by Becky Garrison
According to my UK friends, only tourists visit the Tower of London (aka Her Majesty’s Royal Palace and Fortress). But just as they frequent Times Square whenever they come to New York City, I had a hankering to play tourist for a bit and visit this historic castle located on the River Thames in Central London.
This massive twenty-one-tower complex built by William the Conqueror shortly after he came into power in 1066 served a variety of functions, including a fortress against foreign attack, a repository for the crown jewels, and a refuge for the royal family in times of civil disorder. However, the Tower of London remains notorious as the site for some of England’s bloodiest bits, a living testimony to the hell that happened when certain royals ruled the roost.
In preparation for my mini-historical trek to the Tower, I uploaded the soundtrack from Spamalot onto my smartphone. Listening to how Sir Robin the Not-Quite-So-Brave-As-Sir-Lancelot personally wet himself at the Battle of Badon Hill put me in the right frame of mind to visit England’s most infamous house of horrors.
Instead of heading straight for the tower, I decided to stop at the London Bridge station and then walk across Tower Bridge. Despite this landmark’s medieval appearance, this famous drawbridge didn’t grace the London skyline until 1894. As I surveyed the growing mound of ant-like figures converging on the Tower of London, I began to wonder if perhaps I should heed my UK hosts’ advice and just skip this site. But given I already had my press ticket in hand, I figured I’d give it a shot.
Once I entered the complex, I found myself accosted by a gentleman dressed in regal robes. At first I thought he was another out of work actor looking to play dress-up but I soon learned he’s a bona fide Beefeater, the Yoemen of the Guard who formed the Royal Bodyguard since at least 1509. While he proved to be quite the expert guide, after getting elbowed one time too many by some twittery tourist, I set out on my own.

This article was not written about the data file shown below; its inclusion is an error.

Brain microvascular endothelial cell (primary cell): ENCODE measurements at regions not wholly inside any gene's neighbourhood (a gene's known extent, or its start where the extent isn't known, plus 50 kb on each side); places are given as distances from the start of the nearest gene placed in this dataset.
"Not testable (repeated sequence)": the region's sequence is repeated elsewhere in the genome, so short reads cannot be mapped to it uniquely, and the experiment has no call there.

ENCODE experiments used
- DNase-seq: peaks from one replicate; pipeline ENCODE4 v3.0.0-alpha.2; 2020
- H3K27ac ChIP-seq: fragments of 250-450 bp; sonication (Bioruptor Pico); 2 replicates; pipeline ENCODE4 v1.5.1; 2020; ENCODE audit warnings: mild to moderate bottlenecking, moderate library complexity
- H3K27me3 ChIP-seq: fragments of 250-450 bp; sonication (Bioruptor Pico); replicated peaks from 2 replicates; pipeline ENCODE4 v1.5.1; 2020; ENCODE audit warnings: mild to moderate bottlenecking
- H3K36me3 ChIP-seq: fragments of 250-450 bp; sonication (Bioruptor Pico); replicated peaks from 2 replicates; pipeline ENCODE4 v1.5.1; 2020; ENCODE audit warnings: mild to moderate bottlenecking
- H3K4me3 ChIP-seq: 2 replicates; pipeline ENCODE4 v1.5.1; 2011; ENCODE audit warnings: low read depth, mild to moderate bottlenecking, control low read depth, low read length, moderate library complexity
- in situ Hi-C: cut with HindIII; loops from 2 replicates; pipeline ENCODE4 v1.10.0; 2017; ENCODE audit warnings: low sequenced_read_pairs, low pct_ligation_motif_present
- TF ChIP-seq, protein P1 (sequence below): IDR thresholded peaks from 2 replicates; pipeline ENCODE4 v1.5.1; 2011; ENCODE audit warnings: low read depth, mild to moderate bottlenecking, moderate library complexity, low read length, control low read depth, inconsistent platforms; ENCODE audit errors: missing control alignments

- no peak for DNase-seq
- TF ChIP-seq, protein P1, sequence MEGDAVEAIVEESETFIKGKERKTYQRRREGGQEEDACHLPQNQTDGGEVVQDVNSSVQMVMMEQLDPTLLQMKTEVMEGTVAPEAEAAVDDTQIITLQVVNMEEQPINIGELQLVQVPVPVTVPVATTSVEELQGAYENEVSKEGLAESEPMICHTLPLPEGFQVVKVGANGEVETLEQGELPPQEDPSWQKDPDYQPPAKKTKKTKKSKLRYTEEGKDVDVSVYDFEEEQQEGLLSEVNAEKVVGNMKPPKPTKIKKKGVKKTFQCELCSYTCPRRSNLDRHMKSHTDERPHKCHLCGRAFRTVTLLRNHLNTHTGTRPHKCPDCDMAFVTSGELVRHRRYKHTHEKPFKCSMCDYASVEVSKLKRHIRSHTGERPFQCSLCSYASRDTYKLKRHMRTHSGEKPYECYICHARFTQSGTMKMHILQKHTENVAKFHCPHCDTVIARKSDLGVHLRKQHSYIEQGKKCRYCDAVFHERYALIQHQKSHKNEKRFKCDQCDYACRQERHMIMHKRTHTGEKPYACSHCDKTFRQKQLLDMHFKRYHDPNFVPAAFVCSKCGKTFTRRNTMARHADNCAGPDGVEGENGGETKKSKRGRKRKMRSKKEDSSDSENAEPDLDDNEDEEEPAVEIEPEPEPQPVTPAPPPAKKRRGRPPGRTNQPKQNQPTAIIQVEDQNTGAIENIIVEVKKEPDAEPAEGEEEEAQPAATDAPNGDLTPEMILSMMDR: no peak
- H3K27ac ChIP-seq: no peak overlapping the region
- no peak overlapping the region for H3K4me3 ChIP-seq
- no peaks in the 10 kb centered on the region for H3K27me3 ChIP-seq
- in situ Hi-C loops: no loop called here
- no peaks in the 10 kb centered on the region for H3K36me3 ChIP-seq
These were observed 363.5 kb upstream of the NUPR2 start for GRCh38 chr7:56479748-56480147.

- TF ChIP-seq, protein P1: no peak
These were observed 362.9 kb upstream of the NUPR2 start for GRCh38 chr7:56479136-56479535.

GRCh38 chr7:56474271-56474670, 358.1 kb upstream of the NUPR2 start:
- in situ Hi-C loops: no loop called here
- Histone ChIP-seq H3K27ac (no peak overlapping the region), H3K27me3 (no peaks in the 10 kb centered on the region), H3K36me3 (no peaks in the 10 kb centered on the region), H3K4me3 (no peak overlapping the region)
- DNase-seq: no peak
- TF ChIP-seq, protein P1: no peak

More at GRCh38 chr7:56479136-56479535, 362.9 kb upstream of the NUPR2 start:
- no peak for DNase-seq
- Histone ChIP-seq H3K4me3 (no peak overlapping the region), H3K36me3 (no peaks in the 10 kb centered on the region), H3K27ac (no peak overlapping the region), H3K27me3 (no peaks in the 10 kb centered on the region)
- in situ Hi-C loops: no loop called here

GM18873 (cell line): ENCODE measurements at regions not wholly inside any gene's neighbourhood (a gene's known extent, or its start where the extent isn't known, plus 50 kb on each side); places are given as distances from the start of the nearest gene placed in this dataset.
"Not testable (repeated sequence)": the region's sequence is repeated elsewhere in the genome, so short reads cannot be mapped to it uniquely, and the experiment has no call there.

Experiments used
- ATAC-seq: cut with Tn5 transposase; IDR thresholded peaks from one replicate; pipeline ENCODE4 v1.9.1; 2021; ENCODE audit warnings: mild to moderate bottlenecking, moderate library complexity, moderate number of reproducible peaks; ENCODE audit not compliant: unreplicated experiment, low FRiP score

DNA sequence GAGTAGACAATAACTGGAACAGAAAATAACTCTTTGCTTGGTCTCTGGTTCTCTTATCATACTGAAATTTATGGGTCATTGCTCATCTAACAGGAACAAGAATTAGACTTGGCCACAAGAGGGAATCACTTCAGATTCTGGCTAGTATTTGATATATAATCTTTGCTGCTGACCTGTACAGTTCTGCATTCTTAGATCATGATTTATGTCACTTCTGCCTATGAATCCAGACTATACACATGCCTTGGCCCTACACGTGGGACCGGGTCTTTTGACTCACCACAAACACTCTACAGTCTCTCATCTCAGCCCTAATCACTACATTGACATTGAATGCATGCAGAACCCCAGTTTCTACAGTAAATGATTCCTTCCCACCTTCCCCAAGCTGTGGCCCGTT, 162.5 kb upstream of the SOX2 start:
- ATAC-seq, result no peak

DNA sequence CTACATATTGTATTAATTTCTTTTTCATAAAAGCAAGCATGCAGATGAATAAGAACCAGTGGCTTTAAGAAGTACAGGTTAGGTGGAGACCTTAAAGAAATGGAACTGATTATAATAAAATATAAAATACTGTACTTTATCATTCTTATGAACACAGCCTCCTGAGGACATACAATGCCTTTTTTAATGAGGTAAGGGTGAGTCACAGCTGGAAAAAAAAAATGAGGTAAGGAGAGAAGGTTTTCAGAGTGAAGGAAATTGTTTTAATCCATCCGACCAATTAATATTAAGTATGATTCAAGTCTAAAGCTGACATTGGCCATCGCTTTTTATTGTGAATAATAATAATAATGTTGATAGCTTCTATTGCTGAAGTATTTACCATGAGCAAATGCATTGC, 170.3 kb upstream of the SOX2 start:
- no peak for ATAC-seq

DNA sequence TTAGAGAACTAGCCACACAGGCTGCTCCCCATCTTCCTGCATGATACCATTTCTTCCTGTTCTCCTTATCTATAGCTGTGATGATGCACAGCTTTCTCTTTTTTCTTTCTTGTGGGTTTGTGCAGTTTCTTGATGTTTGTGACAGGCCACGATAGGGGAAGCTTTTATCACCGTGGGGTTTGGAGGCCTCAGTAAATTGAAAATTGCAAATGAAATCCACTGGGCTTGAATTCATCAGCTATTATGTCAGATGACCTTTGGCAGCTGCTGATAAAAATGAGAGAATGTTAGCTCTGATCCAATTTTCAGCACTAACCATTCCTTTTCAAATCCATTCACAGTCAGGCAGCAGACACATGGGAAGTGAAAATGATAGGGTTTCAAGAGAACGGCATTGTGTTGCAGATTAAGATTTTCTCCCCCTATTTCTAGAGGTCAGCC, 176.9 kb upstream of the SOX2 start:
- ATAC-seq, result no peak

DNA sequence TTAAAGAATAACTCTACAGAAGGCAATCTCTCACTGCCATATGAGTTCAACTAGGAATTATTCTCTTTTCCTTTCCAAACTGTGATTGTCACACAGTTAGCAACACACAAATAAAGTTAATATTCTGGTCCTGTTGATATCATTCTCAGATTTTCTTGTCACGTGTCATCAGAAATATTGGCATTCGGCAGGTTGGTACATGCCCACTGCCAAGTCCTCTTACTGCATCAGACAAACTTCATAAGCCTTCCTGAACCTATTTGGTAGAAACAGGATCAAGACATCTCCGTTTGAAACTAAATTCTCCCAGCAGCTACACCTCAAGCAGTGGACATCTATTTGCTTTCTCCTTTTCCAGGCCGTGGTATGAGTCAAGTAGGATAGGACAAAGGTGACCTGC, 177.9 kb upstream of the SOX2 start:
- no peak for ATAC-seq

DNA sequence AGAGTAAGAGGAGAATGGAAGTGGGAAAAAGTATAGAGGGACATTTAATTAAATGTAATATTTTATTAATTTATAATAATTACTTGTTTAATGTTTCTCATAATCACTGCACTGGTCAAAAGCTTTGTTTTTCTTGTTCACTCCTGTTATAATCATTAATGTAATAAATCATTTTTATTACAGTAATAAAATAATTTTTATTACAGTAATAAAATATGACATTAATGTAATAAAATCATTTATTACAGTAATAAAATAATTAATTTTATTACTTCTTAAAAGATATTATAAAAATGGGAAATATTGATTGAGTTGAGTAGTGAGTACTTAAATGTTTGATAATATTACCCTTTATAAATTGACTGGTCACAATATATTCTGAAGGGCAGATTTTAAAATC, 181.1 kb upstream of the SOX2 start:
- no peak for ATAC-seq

After I passed by Traitor’s Gate, the famous entry to the Tower where prisoners would enter from the River Thames to the Tower, I took a counterclockwise tour of the various towers. Passing by a sequence of cells and chapels, I almost felt as though I was traversing through a medieval monastery. That is until I stumbled upon a display of torture instruments clearly designed to stretch someone into submission.
I made sure to stop by and see the greatest working collection of Crown Jewels— scepters, orbs, swords, Oh My! Though to be honest, I found myself more impressed by the armor worn by a succession of kings, most of whom appeared to be quite short of stature.
In recent years, the Tower underwent a thorough “out, damned spot!” removal program. The last execution at the Tower transpired when an eight-man firing squad shot Corporal Josef Jakobs in 1941, the same year that Hitler’s Deputy Führer, Rudolf Hess, was held there briefly. Even the famous Bloody Tower now glistens in the golden sun. A pastoral patch on the Tower Green marks the spot where the more prominent prisoners, such as two of Henry VIII’s wives (Anne Boleyn and Catherine Howard), lost their pretty heads. All that’s left now are a few implements of torture ensconced in glass cases. Let’s hope they stay that way.
If You Go:
About the author:
Becky Garrison is a freelance writer who has authored six books including Jesus Died for This?: A Satirist’s Search for the Risen Christ, with a seventh book in development. In addition to penning a book on pilgrimages for Zondervan (a subsidiary of Harper Collins), she has written articles about destination travel and travel products for several publications, including 52 Perfect Days, Yahoo, Sportsology.net and Killing the Buddha. Visit about.me/BeckyGarrison
All photos are by Becky Garrison:
1. Site of the scaffold were Anne Boleyn was executed.
2. The Sir Walter Raleigh Room.
3. The Portcullis.